You will need to find out who owns the hedge. CHL (Cornish Hedges Library) Who Owns That Cornish Hedge? might be helpful. If it is an old hedge and runs alongside a road it it most likely to be the property of the adjoining landowner, not the Cornwall Council. It may help to get the owner on your side if you point out that serious damage has been done to their boundary hedges by flailing, and that you are proposing voluntarily to put right some of that damage free of charge.

If the hedge is alongside a public or permissive footpath across private land, you will need the consent of the farmer or landowner, and must obey the countryside code regarding gates, crops, livestock etc. See The simplest way to begin might be with a hedge belonging to an interested supporter or member of your group, if this has been spoilt by flailing on the outside. The owner of such a boundary hedge has a right to enter the adjoining property for the purpose of maintaining his hedge, though courtesy demands that you inform this neighbour of your intention.

Having obtained permission from the landowner, if your hedge runs alongside a road you will need to inform the Cornwall Council highways department that you will be working on the roadside, and you must comply with any requirements they ask. See CHL Advice for Working on Roadside Hedges which gives full instructions. You may be able to borrow equipment such as road traffic cones from the council, otherwise you may need to raise some funds perhaps by donations from those interested in supporting or joining in on the project. You will need someone with a vehicle suitable to take away the green waste.

It would be wise to have personal accident and liability cover for your group or the individuals within it. Read the CHL Risk Assessment Guidance and equip yourselves with suitable protective clothing, gloves and boots, and other preparations for a day's work in the open air - packed lunch, macintosh, first aid kit, sunscreen, etc..

In selecting a suitable hedge for your project, these pictures of badly flail-damaged hedges may help.

Heliotrope, ivy, montbretia.
Heliotrope, ivy, montbretia.
Hogweed, nettles, brambles.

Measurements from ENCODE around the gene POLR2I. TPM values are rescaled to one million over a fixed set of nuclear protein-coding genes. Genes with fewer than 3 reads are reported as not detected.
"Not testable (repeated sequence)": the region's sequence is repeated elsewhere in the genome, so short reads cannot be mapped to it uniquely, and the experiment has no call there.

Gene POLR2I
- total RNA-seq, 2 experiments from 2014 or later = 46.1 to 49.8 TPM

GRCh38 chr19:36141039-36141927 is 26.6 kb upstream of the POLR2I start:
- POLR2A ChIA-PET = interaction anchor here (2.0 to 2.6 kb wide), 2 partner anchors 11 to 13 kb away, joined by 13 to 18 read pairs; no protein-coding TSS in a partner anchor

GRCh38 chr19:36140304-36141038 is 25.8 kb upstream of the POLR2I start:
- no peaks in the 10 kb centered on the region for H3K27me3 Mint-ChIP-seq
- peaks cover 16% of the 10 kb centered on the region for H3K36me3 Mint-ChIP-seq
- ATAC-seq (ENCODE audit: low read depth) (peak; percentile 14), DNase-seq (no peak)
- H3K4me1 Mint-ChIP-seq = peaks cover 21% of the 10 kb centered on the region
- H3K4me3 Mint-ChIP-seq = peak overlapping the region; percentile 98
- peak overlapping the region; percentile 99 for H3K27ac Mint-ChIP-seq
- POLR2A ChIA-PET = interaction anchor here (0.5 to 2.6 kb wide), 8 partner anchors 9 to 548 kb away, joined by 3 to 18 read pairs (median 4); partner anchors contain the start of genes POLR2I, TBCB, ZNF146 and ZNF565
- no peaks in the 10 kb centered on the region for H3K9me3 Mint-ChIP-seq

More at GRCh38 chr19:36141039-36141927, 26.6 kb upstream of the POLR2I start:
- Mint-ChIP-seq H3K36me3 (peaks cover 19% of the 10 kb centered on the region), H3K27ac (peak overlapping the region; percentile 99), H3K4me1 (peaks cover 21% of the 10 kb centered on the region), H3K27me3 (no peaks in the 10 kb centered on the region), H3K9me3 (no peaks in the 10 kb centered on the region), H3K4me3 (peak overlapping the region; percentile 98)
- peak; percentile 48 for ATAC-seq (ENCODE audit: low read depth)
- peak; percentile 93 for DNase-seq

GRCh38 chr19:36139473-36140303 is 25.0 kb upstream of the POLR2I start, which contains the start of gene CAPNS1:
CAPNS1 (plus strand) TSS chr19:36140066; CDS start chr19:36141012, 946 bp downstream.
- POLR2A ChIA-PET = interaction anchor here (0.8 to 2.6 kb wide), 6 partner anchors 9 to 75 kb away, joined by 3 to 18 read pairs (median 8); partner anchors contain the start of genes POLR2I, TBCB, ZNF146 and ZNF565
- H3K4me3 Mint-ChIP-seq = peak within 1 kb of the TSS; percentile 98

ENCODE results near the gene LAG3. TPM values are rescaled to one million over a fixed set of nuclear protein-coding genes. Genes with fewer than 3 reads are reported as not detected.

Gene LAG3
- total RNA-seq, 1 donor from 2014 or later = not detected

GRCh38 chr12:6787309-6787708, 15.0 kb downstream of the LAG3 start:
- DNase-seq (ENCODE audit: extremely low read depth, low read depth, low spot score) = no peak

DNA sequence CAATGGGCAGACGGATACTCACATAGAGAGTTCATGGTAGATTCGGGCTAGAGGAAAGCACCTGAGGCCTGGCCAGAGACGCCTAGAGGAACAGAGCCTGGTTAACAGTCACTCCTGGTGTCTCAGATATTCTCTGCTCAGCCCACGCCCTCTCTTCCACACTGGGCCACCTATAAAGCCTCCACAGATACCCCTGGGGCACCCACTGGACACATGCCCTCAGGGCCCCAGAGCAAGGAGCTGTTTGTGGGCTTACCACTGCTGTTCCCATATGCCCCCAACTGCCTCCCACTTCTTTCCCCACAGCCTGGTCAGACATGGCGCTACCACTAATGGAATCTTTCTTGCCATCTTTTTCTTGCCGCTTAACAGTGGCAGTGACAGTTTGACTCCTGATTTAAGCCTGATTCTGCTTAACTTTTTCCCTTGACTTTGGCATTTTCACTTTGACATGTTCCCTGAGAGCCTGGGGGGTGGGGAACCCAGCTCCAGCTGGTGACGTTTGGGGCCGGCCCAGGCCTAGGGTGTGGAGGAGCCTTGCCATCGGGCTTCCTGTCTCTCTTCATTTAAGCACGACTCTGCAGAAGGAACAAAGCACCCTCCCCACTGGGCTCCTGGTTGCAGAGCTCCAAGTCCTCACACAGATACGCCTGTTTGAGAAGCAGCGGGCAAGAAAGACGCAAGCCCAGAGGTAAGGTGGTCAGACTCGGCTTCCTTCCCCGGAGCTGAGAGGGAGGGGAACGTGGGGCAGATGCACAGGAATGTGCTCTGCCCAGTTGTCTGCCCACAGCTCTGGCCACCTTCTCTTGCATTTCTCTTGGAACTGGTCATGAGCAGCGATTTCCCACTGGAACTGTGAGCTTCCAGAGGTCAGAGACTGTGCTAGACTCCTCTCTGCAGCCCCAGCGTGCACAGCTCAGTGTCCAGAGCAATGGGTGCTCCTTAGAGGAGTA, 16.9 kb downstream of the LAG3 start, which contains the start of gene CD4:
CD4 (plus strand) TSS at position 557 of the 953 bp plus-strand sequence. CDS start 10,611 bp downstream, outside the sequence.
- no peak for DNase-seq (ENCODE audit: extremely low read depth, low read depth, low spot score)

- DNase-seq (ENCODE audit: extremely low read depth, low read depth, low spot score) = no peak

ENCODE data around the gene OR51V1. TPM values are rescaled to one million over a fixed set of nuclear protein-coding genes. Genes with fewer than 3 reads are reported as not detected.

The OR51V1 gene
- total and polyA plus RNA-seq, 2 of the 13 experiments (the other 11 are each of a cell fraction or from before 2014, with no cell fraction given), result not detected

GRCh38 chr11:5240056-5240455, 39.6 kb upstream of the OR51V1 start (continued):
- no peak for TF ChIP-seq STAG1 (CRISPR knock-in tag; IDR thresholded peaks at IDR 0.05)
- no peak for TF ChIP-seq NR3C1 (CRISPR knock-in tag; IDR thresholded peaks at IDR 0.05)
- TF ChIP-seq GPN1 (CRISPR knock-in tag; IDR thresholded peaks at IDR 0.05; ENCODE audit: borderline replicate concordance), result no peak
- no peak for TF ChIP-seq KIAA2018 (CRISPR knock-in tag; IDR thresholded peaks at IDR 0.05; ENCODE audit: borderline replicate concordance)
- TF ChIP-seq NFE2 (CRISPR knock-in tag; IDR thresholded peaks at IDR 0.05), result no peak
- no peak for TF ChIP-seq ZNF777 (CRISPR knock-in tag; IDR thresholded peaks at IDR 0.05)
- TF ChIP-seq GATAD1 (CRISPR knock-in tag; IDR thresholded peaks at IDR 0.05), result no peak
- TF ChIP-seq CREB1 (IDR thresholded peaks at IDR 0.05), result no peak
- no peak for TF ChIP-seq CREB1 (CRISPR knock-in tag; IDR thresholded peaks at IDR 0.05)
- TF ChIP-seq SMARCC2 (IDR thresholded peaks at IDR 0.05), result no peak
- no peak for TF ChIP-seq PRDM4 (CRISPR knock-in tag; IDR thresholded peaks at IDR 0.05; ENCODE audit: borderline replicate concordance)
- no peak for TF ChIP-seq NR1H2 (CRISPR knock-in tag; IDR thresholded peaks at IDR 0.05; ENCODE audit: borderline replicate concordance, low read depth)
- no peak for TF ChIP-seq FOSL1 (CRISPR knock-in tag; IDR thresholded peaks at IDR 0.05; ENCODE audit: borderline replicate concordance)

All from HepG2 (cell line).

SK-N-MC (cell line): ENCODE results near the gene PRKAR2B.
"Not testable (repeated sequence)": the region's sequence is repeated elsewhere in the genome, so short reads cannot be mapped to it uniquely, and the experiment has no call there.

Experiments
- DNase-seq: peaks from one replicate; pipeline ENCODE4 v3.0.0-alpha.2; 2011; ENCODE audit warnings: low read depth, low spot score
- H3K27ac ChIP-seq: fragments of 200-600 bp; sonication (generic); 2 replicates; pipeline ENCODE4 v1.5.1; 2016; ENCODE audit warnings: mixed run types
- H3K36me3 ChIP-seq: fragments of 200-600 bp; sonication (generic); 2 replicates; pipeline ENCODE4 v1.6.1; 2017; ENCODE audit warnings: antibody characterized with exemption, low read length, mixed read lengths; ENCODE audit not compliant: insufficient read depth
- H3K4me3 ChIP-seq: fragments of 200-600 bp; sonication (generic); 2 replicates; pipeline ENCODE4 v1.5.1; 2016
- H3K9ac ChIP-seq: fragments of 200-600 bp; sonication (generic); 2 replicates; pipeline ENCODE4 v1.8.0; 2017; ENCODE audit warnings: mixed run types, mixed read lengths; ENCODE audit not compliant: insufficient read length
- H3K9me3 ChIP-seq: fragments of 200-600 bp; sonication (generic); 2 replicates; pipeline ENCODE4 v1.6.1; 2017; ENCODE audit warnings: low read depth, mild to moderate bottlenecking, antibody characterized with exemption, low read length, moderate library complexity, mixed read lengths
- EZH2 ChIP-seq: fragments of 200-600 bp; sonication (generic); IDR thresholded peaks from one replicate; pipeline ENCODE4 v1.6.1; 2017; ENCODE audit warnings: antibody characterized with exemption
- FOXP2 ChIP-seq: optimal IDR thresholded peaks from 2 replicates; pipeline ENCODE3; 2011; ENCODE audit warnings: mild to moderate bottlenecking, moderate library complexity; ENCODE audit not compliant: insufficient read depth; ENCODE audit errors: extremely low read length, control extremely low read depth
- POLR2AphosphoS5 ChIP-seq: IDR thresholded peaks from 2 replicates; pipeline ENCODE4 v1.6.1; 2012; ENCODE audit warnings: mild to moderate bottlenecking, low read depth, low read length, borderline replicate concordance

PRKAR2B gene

Hogweed, nettles, brambles.
Ivy, three-cornered leek.
Ivy, three-cornered leek.
Ivy, matted gorse, cow parsley.
Ivy, matted gorse, cow parsley.
Bracken, false oat grass, brambles.
Bracken, false oat grass, brambles.

Keep a photographic record of your project, including views of the hedge before you begin. These will be interesting in contrast to how the hedge should look in a few years' time after proper care. Beneath the ugly mass of flail-induced weeds is hidden a historic stone-built monument to craftsmanship perhaps many centuries old, robbed of its primaeval flora and wildlife and sadly in need of rescue and regeneration.

PROJECT STAGE 2: Removal of undesirable hedge growth

This is the start of the practical work. To avoid disturbance or damage to any wildlife remaining in the hedge, work must be carried out only in the winter months from October to February. Make sure that you have arranged access to a qualified hedger, or have a member/members of your group already trained in hedge repair techniques.

The first step is to remove heavy invasive growth from the hedge side and the verge along the foot of the hedge. Growth along the top of the hedge is left undisturbed, unless it is literally just ivy and invasive weeds with no bushes or trees.

Woody species that must be removed from the stones of the hedge side as completely as possible are: ivy, gorse, blackthorn, hawthorn, bramble. These are left along the top of the hedge, including ivy which has grown up into bushes as its flowers and berries are valuable for bees and other insects. The same applies to brambles along the top - weave any long growths back into the bushes.

Weeds that must be removed from the sides and also, as far as possible, the top of the hedge, are winter heliotrope, three-cornered leek, montbretia, nettles, bracken, false oat grass (onion couch), and rampant garden species such as variegated deadnettle and periwinkle.

If your hedge contains Japanese knotweed consult official sources for instructions for safe disposal. This will not be a problem if you tackle it by hand-removing the soft new shoots as soon as they appear, throughout two or three seasons. As the crowns die from this treatment they can be removed and burnt, without risk. Similarly, bracken is best got rid of by perpetually cutting off the young shoots as they appear, before the 'crosiers' open into fronds. Do not pull bracken with bare hands as the stems are sharp.